450 (TV28) TVR Class 01 0-6-2T Taff Vale Railway

 TVR 450

 

Introduced 1894 (Kitson build) and 1897 (Taff Vale Railway Cardiff West build)
Designer Riches
Company Taff Vale
Weight 56t 8cwt
Driving Wheels 4ft 6.5in
Boiler Pressure 150psi
Cylinders Inside – 17.5in  x  26in
Tractive Effort 18,620lbf
Valve Gear Stephenson (slide valve)

The underlying reason was the immensely profitable (pre-1914) coal trade, for which tank engines, the equivalent of 0-6-0 tender engines, were perfectly adequate.  These hauled coal trains down to sea ports such as Cardiff etc, and hauled empties back up the valleys.The 0-6-2 tank was the archetypal South Welsh locomotive. It was pioneered by the Taff Vale Railway in 1885 and constructed for most of the railways in the region, Barry, Rhymney, Neath & Brecon, and Brecon & Merthyr, until 1921, to total some 422 engines.  The GWR introduced a new 0-6-2T type specifically for South Wales in 1924 of which 200 were built.

The Taff Vale was by far the largest of these concerns, and for a period even built a number of its own locomotives at its West Yard, Cardiff works.

14 locomotives of the Taff Vale 01 class were built Kitson & Co and Taff Vale Railway West. The preserved member of this class, number 28 was built in 1897 at the Taff Vale Railway Cardiff West works. This was the only Welsh railway to build locomotives in quantity, and was the oldest company in Wales. West Yard works dated back to the mid-1840s and at first it was of modest size, coping with the maintenance of little more than a dozen locomotives.

When the Taff Vale introduced the 0-6-2T type, which was to become ubiquitous across South Wales, the works traverser could not accommodate the longer wheelbase so locomotives had to have their trailing radial wheels removed while within the works. The works could only be accessed by level crossings accessed by turntables on the main line near the railway’s terminus at Bute Road station.

Preservation

TVR 28 (GWR 450, WD 205, WD 70205, NCB 67)

TV28.jpg

Of the 0-6-2T mixed traffic class, only one survives today, 28. It is the last Welsh-build standard gauge locomotive. 28 began its TVR career working the mineral and coal trains from collieries to port. By 1922 when the Great Western Railway had taken control, it had run 483,189 miles, and by 1923 was given a major overhaul, receiving a new boiler from the West Yard Works.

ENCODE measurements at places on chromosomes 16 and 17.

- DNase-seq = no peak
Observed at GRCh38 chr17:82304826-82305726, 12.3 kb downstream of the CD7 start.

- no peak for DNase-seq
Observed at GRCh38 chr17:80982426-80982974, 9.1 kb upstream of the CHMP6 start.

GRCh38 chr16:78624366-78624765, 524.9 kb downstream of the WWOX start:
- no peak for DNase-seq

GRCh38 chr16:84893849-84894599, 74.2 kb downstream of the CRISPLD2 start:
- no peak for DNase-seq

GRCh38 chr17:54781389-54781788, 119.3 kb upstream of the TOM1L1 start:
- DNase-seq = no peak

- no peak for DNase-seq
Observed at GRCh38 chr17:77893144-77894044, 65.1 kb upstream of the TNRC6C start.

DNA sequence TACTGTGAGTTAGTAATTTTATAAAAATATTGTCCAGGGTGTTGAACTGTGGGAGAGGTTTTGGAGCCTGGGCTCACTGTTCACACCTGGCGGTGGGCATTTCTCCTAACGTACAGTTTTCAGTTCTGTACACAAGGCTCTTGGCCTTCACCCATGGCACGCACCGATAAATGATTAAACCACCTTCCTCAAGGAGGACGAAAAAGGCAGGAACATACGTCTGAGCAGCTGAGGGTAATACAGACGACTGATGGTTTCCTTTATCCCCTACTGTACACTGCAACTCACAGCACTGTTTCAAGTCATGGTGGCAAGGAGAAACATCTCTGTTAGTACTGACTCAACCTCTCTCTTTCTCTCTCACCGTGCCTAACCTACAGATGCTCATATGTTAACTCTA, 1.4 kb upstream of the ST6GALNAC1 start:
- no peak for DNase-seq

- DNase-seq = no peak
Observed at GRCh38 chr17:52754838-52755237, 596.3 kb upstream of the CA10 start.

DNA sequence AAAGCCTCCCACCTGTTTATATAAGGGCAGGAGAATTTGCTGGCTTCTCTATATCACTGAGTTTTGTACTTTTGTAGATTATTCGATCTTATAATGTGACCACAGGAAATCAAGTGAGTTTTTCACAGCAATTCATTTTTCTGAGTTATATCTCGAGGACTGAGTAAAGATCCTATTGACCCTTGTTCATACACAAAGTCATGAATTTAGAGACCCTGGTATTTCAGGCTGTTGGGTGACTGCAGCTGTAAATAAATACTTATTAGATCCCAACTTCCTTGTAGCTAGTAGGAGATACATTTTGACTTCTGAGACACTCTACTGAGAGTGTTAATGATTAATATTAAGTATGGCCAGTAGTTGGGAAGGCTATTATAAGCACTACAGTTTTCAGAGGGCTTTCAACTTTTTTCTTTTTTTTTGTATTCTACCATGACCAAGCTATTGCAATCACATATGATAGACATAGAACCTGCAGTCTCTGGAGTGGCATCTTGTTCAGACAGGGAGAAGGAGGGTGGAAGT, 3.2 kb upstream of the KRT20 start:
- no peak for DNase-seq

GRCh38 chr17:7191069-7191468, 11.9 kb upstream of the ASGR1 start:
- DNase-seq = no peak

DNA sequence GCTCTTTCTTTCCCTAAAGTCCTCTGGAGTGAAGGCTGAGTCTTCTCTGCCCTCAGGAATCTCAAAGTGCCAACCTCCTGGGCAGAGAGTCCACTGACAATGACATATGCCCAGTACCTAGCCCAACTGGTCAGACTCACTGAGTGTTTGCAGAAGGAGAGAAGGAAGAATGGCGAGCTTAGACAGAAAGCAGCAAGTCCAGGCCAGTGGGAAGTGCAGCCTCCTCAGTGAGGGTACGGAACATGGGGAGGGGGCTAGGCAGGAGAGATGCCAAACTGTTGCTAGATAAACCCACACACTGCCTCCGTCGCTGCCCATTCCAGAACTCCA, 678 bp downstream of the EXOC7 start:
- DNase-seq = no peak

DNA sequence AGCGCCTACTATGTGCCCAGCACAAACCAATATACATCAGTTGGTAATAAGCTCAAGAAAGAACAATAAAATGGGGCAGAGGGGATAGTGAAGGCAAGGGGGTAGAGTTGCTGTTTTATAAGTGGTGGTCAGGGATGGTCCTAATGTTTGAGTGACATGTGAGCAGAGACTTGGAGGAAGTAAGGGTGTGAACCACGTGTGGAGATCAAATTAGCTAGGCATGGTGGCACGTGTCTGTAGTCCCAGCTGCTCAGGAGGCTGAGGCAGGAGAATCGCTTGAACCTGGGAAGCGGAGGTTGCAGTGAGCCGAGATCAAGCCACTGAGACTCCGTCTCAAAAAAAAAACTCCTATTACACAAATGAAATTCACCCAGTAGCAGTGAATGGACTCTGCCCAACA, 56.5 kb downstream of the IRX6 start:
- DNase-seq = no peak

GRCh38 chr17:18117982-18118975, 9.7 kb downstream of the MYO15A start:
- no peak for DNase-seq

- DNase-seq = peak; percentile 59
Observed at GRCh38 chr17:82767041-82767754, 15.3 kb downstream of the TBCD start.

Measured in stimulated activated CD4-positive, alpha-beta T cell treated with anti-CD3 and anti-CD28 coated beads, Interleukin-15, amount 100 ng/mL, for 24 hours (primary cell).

Absorbed into the GWR fleet, 28 was renumbered 450, and given a GWR-style cover over its safety value, its external design was unchanged. It was withdrawn from service on 30 October 1926, but was found to be in good mechanical condition and sold to the Government in 1927, for use on the Woolmer Military Instructional Railway, later called the Longmoor Military Railway. The engine was named “Gordon”, after the General of Khartoum, and was kept in immaculate condition in Hampshire, performing relatively light duties compared to its TVR working days.

The Second World War broke out and 28 was renumbered WD 205, then WD 70205, before becoming surplus again and put into storage. It was then sold in 1947 to the National Coal Board and used at their Hetton colliery railway. It was renumbered 67 in the Durham division, though still retaining the “Gordon” nameplates as it engaged in heavy work on the coalfields again. It received a major overhaul in 1955 when it also received a new boiler, with minor alterations to its external design, but by 1959 it needed boiler repairs and was withdrawn from service in 1960.

Following requests to NCB that it should be saved it was donated to the British Transport Board (WR) and then moved to Caerphilly Works. These works closed in June 1963 and the engine was moved to Swindon. Eighteen months later it was moved to Stratford where it was stored following custody of the locomotive being given to the National Museum of Wales as part of the National Collection.

In 1967, it was returned to Caerphilly Works which by this time had been taken over by South Wales Switchgear Ltd. The engine was restored to working order by the Caerphilly Railway Society in 1983 and ran for about 7 years until taken out of service due to routine boiler examination. Caerphilly Railway Society was extensively burgled and vandalized into oblivion.

In May 1996 the locomotive moved to the Dean Forest Railway on loan from the National Railway Museum. In 1997 the engine was dismantled for a thorough restoration, but these were unsuccessful due to the discovery of cracked springs.

The National Railway Museum moved the locomotive to the Llangollen Railway where by 2014 it has been rebuilt and the cosmetic restored. This is restoration has been achieved thanks to a unique three-way partnership between the National Railway Museum, the Llangollen Railway and the Gwili Railway. The aim was to return the locomotive to showroom condition and display it as a proper train exhibit with Taff Vale Railway Brake Third coach No. 220. It is currently on static display at the Gwili Railway having previously been at Locomotion at Shildon.

Home Base Current Status Owner
Gwili Railway On static display National Railway Museum

NRM Object Number{1978-7022}

26 at shildon-2015.jpg 450 at Locomotion at Shildon in 2015

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